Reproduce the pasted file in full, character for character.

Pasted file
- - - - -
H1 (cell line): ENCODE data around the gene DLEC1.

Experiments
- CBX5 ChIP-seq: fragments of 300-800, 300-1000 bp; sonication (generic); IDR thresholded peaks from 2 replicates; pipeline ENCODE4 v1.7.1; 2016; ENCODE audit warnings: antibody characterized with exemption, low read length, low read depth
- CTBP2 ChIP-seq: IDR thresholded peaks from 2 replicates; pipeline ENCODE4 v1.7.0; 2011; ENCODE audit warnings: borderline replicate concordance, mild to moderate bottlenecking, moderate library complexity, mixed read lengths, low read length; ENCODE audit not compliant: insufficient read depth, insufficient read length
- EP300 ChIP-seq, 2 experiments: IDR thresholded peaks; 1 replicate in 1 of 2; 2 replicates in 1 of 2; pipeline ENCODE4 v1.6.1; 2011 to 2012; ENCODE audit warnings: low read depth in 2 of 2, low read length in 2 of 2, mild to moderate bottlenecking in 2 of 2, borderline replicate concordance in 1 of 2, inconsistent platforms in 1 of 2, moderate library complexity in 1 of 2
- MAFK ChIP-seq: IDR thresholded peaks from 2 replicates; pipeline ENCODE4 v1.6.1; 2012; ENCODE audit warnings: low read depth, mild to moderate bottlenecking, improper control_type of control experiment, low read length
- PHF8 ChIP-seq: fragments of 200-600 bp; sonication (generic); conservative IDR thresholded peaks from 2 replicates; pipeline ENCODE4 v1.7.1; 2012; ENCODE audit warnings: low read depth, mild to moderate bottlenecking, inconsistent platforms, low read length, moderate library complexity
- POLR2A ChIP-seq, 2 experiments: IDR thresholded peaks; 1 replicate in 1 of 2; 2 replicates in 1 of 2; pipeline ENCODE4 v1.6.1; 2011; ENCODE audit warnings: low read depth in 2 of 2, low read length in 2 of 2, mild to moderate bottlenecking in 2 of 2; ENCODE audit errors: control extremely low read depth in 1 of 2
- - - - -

H1 (cell line): ENCODE data around the gene DLEC1.

Experiments
- CBX5 ChIP-seq: fragments of 300-800, 300-1000 bp; sonication (generic); IDR thresholded peaks from 2 replicates; pipeline ENCODE4 v1.7.1; 2016; ENCODE audit warnings: antibody characterized with exemption, low read length, low read depth
- CTBP2 ChIP-seq: IDR thresholded peaks from 2 replicates; pipeline ENCODE4 v1.7.0; 2011; ENCODE audit warnings: borderline replicate concordance, mild to moderate bottlenecking, moderate library complexity, mixed read lengths, low read length; ENCODE audit not compliant: insufficient read depth, insufficient read length
- EP300 ChIP-seq, 2 experiments: IDR thresholded peaks; 1 replicate in 1 of 2; 2 replicates in 1 of 2; pipeline ENCODE4 v1.6.1; 2011 to 2012; ENCODE audit warnings: low read depth in 2 of 2, low read length in 2 of 2, mild to moderate bottlenecking in 2 of 2, borderline replicate concordance in 1 of 2, inconsistent platforms in 1 of 2, moderate library complexity in 1 of 2
- MAFK ChIP-seq: IDR thresholded peaks from 2 replicates; pipeline ENCODE4 v1.6.1; 2012; ENCODE audit warnings: low read depth, mild to moderate bottlenecking, improper control_type of control experiment, low read length
- PHF8 ChIP-seq: fragments of 200-600 bp; sonication (generic); conservative IDR thresholded peaks from 2 replicates; pipeline ENCODE4 v1.7.1; 2012; ENCODE audit warnings: low read depth, mild to moderate bottlenecking, inconsistent platforms, low read length, moderate library complexity
- POLR2A ChIP-seq, 2 experiments: IDR thresholded peaks; 1 replicate in 1 of 2; 2 replicates in 1 of 2; pipeline ENCODE4 v1.6.1; 2011; ENCODE audit warnings: low read depth in 2 of 2, low read length in 2 of 2, mild to moderate bottlenecking in 2 of 2; ENCODE audit errors: control extremely low read depth in 1 of 2